“Till death do us part” is not the sacred oath it used to be, with predictions suggesting 40% of those married will divorce before they turn 30.
So what does this mean for the broken-hearted couple’s assets? And what should parents do to protect their family money in case their son or daughter experiences a painful break-up?
Planning for the worst requires tact and sensitivity from an advisor but Kathryn Del Greco, vice president and investment advisor, TD Wealth, said measures need to be put in place early when romance and optimism is strong. After couples fall out – often bitterly – it can be too late.
Del Greco said: “You don’t want to go into this with a pessimistic attitude but the realities are unfortunately a number of marriages don’t work out.
“Before the marriage occurs, one of the most common legal documents between spouses is the pre-nuptial agreement, which is something we would encourage if there is a large pool of assets.”
A “pre-nup” outlines how money, property and assets will be divided in the event of a divorce. While parents don’t set these documents up, they can encourage their children to obtain legal advice on how to best establish one.
Del Greco said: “This is the first thing that should happen at the outset, specifically when you are speaking about advisors’ clients who have a business interest or have large real estate assets and there is inequality between the two children.”
She added that the stigma around organizing a “pre-nup” is less of an issue these days but that it depends on how an advisor positions it.
She added: “ Each individual will take that differently but it’s becoming far more commonplace and I think it can be presented in such a way that it can be quite practical, and it is certainly a way to identify before the marriage contract if there’s going to be a problem down the road.
“And I would think that if someone was going to challenge the intention of signing this, that means there needs to be more conversations around the intentions of the marriage.”
Another issue that needs to be dealt with is trusts. If parents own a property they’re not living in and are willing to have their child and partner live in it, the parent could implement a “fully discretionary trust”, which would stipulate under what conditions the property can be used and would stay in control of the trustee (the parent). In the event of a marriage breakdown, the property then wouldn’t be split between the child and the spouse.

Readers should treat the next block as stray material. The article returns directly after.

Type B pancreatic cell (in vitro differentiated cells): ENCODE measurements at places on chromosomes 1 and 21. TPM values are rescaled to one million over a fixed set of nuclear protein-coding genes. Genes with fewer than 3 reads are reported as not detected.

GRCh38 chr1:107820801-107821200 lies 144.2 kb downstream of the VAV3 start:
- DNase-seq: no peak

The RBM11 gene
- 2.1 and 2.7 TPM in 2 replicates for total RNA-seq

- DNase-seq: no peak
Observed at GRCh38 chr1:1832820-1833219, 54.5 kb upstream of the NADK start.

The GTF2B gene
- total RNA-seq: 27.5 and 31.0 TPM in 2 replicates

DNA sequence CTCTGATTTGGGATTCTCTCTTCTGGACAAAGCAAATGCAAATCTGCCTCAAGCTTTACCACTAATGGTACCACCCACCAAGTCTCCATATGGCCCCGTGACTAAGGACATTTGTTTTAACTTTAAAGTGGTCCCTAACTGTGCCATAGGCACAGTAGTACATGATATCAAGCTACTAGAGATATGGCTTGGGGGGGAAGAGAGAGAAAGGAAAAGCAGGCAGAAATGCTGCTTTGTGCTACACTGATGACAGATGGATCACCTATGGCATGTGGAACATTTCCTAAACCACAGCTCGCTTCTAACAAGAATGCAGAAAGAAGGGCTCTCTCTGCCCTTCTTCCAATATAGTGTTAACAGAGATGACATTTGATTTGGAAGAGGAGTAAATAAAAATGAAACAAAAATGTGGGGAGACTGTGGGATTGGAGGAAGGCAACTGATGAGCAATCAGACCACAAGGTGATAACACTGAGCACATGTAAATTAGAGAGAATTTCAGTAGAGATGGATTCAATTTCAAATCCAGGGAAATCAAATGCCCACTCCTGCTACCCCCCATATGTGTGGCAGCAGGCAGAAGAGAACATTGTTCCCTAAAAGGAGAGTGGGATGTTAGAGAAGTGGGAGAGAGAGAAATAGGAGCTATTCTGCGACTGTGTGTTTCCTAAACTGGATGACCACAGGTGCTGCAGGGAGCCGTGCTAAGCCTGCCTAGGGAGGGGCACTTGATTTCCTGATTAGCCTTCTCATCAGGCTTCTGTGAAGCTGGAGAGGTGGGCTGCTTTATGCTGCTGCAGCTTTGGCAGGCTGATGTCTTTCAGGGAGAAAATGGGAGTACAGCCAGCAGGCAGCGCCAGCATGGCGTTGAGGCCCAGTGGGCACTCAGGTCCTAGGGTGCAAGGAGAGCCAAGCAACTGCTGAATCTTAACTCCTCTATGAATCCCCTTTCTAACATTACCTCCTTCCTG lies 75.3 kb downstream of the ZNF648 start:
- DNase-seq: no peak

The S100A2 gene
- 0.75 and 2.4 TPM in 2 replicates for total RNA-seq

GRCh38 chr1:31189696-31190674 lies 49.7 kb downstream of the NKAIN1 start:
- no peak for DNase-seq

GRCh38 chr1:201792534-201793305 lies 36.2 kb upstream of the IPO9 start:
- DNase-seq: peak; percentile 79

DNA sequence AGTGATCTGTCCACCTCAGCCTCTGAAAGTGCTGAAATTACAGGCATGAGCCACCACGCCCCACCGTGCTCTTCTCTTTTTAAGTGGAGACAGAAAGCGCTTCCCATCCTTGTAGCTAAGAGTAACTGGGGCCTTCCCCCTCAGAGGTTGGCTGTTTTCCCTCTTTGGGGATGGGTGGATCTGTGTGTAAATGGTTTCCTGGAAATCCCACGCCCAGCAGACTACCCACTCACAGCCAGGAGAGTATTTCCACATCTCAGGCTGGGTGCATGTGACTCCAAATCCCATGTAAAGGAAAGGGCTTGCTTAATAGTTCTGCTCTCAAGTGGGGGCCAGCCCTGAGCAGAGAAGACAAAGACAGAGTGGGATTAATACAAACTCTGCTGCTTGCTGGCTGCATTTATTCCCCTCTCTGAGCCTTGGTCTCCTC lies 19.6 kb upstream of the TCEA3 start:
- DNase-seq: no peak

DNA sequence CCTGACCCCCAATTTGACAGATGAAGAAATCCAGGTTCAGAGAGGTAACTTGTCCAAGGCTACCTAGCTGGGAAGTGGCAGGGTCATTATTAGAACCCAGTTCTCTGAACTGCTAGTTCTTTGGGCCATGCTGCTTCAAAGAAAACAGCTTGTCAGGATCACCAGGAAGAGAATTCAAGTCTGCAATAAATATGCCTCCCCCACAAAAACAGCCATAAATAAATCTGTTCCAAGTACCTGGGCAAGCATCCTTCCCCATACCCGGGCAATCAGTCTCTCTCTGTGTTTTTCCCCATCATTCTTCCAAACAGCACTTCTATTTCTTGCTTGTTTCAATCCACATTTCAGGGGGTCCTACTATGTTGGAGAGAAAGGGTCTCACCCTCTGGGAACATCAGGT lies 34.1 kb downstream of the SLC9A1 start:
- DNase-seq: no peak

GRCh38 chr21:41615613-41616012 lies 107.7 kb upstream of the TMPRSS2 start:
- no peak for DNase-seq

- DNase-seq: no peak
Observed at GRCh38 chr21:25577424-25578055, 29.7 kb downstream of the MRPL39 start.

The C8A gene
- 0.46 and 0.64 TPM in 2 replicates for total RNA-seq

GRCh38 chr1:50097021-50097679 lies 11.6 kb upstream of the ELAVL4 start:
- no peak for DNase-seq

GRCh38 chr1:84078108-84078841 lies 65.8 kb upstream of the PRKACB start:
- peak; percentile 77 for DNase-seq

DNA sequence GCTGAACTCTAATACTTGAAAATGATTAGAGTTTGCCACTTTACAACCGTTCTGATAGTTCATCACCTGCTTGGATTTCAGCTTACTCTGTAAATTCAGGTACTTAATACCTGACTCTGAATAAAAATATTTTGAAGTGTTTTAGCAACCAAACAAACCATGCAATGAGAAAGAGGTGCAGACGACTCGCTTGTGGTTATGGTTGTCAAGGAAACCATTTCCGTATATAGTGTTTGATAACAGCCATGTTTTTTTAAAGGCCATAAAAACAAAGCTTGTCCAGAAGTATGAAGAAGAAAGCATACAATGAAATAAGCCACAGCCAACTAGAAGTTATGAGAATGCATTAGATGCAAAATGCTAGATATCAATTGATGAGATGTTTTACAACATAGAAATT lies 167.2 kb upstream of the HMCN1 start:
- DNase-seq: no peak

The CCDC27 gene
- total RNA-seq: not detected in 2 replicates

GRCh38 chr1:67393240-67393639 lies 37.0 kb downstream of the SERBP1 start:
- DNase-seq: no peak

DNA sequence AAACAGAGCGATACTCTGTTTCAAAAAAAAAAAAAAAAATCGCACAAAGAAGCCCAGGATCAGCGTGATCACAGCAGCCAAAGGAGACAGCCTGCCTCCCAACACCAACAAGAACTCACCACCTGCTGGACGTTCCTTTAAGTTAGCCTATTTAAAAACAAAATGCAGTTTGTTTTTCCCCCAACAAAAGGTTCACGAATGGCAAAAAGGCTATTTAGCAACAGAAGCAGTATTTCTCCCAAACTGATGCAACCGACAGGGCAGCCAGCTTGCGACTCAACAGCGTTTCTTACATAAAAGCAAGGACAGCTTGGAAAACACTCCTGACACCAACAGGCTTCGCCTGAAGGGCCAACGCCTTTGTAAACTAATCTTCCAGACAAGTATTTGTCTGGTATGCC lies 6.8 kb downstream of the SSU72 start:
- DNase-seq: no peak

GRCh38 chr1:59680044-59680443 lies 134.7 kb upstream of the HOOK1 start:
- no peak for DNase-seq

Del Greco said: “In this day and age there is a lot of real estate investing and speculation, and if the children were then to move into that, you would want to makes sure you retain control of that property and it doesn’t fall under the matrimonial home.”
However, she added that by far the most common issue when it comes to parents is when they help their children get a head start with a down payment on a house. She said this is probably 90% of where issues potentially arise if they suspect the marriage won’t work or they simply want to be practical.
To avoid having their money sink away in a divorce because it’s part of the marital property, parents can make a formal “secured loan” to their child, which is secured against the property with a clearly defined payback schedule, rate of interest and date when it will be paid back. In the case of a divorce or separation, the loan should be excluded because the money has been documented as a loan, not a gift.
Alternatively, if a parent wants to give a gift of cash to a child - but not for buying a home – they could ensure its safety through a “deed of gift”. Drawn up by a lawyer, the gift wouldn’t be considered family property and would be protected in the event of a divorce or separation.
Del Greco said: “Given what real estate prices have become and affordability, it is the common thing. It’s a very kind gesture to help your children out and let them enjoy the benefits of your contributions but do it in a way that is not going to compromise that asset should an eventual separation or divorce occur.”
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